In addition, when a municipality proposes to adopt or amend a timber harvesting ordinance pursuant to its home rule authority as provided by Title 30-A, section 3001, the municipality shall mail notice of the hearing by first-class mail at least 14 days before the hearing to all landowners in the municipality at the last known address of the person on whom a property tax on each parcel is assessed. In the case of a timber harvesting ordinance or amendment that applies only to certain zones or land use districts in the municipality, the municipality may meet the requirements of this subsection by mailing notice only to those landowners whose land is in a zone or land use district or immediately abutting the affected zone or land use district.
Mailed notice to individual landowners is not required under this subsection for any type of amendment to an existing local land use ordinance merely to conform that ordinance to the minimum timber harvesting guidelines required by Title 38, section 439-A, as those guidelines may be subsequently amended, or to conform any timber harvesting ordinance to the definitional compliance required by this section when the amendments proposed to accomplish definitional compliance do not substantially change any previously established timber harvesting standards adopted pursuant to home rule authority.
The municipal officers shall prepare and file with the municipal clerk a written certificate indicating those landowners to whom the notice was mailed and at what addresses, when it was mailed, by whom it was mailed and from what location it was mailed. The certificate constitutes prima facie evidence that notice was sent to those landowners named in the certificate.
Any action challenging the validity of the adoption or amendment of a municipal timber harvesting ordinance based on the municipalitys alleged failure to comply with the landowner notice requirement must be brought in Superior Court within 30 days after the adoption of the ordinance or amendment. The Superior Court may invalidate an ordinance or amendment only if the landowner demonstrates that the landowner was entitled to receive a notice under this section, that the municipality failed to send the notice as required, that the landowner had no knowledge of the proposed ordinance or amendment and that the landowner was materially harmed by that lack of knowledge.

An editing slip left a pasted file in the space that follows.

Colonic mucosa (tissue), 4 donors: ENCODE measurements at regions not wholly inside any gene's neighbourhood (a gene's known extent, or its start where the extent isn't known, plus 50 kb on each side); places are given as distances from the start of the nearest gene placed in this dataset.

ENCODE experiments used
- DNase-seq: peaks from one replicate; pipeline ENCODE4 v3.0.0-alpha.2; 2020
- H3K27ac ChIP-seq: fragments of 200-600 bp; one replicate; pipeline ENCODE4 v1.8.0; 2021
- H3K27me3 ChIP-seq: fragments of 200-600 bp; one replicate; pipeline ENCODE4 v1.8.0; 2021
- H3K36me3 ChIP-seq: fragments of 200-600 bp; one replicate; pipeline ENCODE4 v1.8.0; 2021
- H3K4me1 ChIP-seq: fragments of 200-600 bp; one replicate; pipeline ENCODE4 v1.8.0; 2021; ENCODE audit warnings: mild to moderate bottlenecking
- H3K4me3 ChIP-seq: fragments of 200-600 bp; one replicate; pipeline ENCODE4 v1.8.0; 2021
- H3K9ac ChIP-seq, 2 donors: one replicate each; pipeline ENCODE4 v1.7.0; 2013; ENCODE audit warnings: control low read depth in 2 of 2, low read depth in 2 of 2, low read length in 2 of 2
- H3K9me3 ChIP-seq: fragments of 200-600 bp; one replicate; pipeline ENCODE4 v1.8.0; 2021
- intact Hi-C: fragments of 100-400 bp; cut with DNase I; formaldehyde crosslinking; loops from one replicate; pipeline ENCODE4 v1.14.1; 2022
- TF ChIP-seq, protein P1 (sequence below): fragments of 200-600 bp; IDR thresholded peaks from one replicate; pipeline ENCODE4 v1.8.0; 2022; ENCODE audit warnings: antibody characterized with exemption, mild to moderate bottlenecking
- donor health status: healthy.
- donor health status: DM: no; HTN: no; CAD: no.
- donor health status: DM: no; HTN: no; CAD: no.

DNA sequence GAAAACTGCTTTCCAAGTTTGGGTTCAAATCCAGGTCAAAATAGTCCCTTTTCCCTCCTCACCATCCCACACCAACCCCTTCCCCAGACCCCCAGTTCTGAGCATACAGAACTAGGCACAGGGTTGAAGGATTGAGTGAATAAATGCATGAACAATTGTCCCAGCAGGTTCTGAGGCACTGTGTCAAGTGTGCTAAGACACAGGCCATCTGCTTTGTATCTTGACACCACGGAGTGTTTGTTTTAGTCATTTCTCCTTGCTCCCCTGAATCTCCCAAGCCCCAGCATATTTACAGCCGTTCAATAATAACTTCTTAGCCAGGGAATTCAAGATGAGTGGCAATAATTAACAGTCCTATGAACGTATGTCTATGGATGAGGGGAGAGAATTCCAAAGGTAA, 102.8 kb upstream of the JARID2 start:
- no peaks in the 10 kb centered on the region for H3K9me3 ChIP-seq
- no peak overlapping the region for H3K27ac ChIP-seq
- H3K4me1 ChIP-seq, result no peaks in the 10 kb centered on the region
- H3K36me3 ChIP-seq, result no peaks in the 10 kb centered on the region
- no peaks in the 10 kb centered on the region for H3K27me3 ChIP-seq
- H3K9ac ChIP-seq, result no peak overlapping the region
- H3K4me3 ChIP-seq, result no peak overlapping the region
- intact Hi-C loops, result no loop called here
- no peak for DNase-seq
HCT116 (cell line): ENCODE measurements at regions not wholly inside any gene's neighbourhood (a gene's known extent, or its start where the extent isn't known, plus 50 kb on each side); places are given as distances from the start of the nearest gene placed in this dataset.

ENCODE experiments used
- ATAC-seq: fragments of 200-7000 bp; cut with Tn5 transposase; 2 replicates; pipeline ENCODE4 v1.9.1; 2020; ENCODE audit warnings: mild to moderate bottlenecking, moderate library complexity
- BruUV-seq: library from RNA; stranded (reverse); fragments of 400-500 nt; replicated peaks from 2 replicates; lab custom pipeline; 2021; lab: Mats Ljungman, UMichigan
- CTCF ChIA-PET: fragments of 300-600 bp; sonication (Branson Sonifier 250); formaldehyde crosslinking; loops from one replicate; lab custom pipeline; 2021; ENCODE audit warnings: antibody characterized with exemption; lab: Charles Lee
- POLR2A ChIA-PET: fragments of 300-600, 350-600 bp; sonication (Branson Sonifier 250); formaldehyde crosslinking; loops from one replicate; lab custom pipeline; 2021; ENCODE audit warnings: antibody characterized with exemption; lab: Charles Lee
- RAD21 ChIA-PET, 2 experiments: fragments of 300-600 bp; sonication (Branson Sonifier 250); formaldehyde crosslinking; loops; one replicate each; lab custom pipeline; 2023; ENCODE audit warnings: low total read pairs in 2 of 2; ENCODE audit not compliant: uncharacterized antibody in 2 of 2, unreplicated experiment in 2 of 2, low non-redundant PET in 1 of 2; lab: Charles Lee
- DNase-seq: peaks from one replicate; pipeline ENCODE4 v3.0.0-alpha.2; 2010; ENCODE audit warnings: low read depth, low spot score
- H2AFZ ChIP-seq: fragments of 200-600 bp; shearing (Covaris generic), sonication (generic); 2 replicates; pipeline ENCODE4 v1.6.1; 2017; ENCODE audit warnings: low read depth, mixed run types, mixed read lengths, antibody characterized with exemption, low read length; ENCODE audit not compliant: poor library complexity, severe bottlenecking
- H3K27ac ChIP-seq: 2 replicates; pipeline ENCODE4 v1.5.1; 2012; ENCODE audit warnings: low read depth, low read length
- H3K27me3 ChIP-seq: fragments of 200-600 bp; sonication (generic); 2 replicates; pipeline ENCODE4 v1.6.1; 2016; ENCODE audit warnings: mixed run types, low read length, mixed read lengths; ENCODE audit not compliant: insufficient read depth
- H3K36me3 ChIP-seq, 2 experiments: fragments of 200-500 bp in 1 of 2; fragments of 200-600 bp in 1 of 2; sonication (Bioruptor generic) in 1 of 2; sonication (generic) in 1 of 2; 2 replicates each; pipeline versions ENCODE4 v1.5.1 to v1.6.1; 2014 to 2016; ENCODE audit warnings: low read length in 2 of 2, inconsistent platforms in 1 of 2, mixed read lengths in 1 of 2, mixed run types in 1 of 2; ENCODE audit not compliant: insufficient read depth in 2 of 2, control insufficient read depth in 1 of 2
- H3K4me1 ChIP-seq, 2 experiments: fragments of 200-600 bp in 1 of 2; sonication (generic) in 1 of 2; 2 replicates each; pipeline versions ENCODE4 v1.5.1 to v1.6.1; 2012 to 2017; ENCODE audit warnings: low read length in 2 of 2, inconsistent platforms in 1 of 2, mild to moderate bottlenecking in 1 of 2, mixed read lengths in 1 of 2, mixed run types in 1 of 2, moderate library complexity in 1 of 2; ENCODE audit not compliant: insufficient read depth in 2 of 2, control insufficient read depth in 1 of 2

D. The municipal clerk shall notify the department of the time, place and date of the public hearing and provide the department with a copy of the proposed ordinance that will be reviewed at the hearing at least 30 days before the date of the hearing.
E. At the public hearing, representatives of the Department of Conservation must be provided an opportunity to present and discuss for the municipalitys information any reports, articles, treatises or similar materials published by acknowledged experts in the field of sound forestry or silvicultural management to the extent such information might apply to the proposed ordinance or ordinance amendment.
The proposed ordinance or amendment may be revised after the public hearing. The ordinance or ordinance amendment must be submitted to the legislative body of the municipality in accordance with the procedures the municipality uses for adopting ordinances.
F. Municipal timber harvesting ordinances may not be unreasonable, arbitrary or capricious and must employ means appropriate to the protection of public health, safety and welfare.
G. All direct costs incurred by a municipality associated with landowner notification requirements and other required public notice must be paid to the municipality in accordance with a distribution schedule established under Title 30-A, section 5685, subsection 5. All direct costs incurred by a municipality associated with the amendment of ordinances adopted before September 1, 1990, and not subsequently amended, in order to comply with this section must be paid to the municipality in accordance with a distribution schedule established under Title 30-A, section 5685, subsection 5.
11. Centralized listing of municipal ordinances. The Bureau of Forestry shall maintain for informational purposes a statewide centralized listing of municipal ordinances that specifically apply to forest practices.
A. Within 30 days after the legislative body of the municipality votes on a timber harvesting ordinance developed according to the procedures of subsection 10, the clerk shall notify the Bureau of Forestry of the outcome and shall file a copy of the ordinance with the Bureau of Forestry.
Right of enforcement. Department
of Conservation employees designated by the commissioner and any
state, county or municipal law enforcement officer, including,
but not limited to, Bureau of Forestry forest rangers and field
foresters and Inland Fisheries and Wildlife wardens, are authorized
to enforce this subchapter and implementing rules. The Director